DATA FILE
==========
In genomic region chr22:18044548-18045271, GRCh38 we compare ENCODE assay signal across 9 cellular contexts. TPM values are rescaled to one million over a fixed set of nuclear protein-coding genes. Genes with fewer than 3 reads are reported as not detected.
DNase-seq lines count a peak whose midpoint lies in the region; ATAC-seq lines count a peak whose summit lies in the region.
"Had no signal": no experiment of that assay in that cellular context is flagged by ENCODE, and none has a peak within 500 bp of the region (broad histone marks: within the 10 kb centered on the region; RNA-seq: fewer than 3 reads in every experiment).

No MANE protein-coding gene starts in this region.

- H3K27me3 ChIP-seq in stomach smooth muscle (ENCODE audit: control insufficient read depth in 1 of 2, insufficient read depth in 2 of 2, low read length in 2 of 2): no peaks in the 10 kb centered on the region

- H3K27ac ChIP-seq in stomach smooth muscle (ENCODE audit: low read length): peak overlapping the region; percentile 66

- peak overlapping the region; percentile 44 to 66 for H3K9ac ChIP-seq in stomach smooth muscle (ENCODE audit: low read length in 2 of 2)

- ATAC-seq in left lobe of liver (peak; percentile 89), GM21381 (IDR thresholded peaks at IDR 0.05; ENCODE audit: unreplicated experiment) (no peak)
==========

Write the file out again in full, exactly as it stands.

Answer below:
In genomic region chr22:18044548-18045271, GRCh38 we compare ENCODE assay signal across 9 cellular contexts. TPM values are rescaled to one million over a fixed set of nuclear protein-coding genes. Genes with fewer than 3 reads are reported as not detected.
DNase-seq lines count a peak whose midpoint lies in the region; ATAC-seq lines count a peak whose summit lies in the region.
"Had no signal": no experiment of that assay in that cellular context is flagged by ENCODE, and none has a peak within 500 bp of the region (broad histone marks: within the 10 kb centered on the region; RNA-seq: fewer than 3 reads in every experiment).

No MANE protein-coding gene starts in this region.

- H3K27me3 ChIP-seq in stomach smooth muscle (ENCODE audit: control insufficient read depth in 1 of 2, insufficient read depth in 2 of 2, low read length in 2 of 2): no peaks in the 10 kb centered on the region

- H3K27ac ChIP-seq in stomach smooth muscle (ENCODE audit: low read length): peak overlapping the region; percentile 66

- peak overlapping the region; percentile 44 to 66 for H3K9ac ChIP-seq in stomach smooth muscle (ENCODE audit: low read length in 2 of 2)

- ATAC-seq in left lobe of liver (peak; percentile 89), GM21381 (IDR thresholded peaks at IDR 0.05; ENCODE audit: unreplicated experiment) (no peak)